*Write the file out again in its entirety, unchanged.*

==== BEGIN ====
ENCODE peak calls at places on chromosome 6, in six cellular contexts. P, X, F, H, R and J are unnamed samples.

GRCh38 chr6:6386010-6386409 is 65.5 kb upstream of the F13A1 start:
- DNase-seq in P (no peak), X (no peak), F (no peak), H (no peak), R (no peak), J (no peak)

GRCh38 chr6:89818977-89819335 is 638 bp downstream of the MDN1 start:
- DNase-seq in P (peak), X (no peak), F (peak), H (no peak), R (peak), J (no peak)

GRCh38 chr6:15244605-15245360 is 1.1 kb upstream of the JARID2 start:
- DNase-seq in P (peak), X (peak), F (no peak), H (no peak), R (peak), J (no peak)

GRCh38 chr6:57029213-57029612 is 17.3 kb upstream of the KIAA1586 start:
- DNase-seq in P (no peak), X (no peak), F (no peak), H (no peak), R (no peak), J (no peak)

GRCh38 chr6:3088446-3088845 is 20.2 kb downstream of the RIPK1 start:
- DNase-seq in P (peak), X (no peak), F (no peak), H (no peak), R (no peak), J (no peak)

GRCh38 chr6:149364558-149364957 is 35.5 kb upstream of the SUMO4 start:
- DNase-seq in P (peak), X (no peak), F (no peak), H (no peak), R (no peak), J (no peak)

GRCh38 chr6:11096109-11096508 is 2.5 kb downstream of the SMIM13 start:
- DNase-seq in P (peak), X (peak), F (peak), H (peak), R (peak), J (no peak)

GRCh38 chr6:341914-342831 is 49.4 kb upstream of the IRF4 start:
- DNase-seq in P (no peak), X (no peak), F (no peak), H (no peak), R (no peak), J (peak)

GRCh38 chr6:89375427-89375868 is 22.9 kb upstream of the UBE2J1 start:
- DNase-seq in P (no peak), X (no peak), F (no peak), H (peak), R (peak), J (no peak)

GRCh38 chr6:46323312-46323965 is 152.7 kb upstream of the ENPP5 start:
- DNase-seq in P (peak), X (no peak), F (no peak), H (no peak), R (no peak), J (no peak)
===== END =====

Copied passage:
ENCODE peak calls at places on chromosome 6, in six cellular contexts. P, X, F, H, R and J are unnamed samples.

GRCh38 chr6:6386010-6386409 is 65.5 kb upstream of the F13A1 start:
- DNase-seq in P (no peak), X (no peak), F (no peak), H (no peak), R (no peak), J (no peak)

GRCh38 chr6:89818977-89819335 is 638 bp downstream of the MDN1 start:
- DNase-seq in P (peak), X (no peak), F (peak), H (no peak), R (peak), J (no peak)

GRCh38 chr6:15244605-15245360 is 1.1 kb upstream of the JARID2 start:
- DNase-seq in P (peak), X (peak), F (no peak), H (no peak), R (peak), J (no peak)

GRCh38 chr6:57029213-57029612 is 17.3 kb upstream of the KIAA1586 start:
- DNase-seq in P (no peak), X (no peak), F (no peak), H (no peak), R (no peak), J (no peak)

GRCh38 chr6:3088446-3088845 is 20.2 kb downstream of the RIPK1 start:
- DNase-seq in P (peak), X (no peak), F (no peak), H (no peak), R (no peak), J (no peak)

GRCh38 chr6:149364558-149364957 is 35.5 kb upstream of the SUMO4 start:
- DNase-seq in P (peak), X (no peak), F (no peak), H (no peak), R (no peak), J (no peak)

GRCh38 chr6:11096109-11096508 is 2.5 kb downstream of the SMIM13 start:
- DNase-seq in P (peak), X (peak), F (peak), H (peak), R (peak), J (no peak)

GRCh38 chr6:341914-342831 is 49.4 kb upstream of the IRF4 start:
- DNase-seq in P (no peak), X (no peak), F (no peak), H (no peak), R (no peak), J (peak)

GRCh38 chr6:89375427-89375868 is 22.9 kb upstream of the UBE2J1 start:
- DNase-seq in P (no peak), X (no peak), F (no peak), H (peak), R (peak), J (no peak)

GRCh38 chr6:46323312-46323965 is 152.7 kb upstream of the ENPP5 start:
- DNase-seq in P (peak), X (no peak), F (no peak), H (no peak), R (no peak), J (no peak)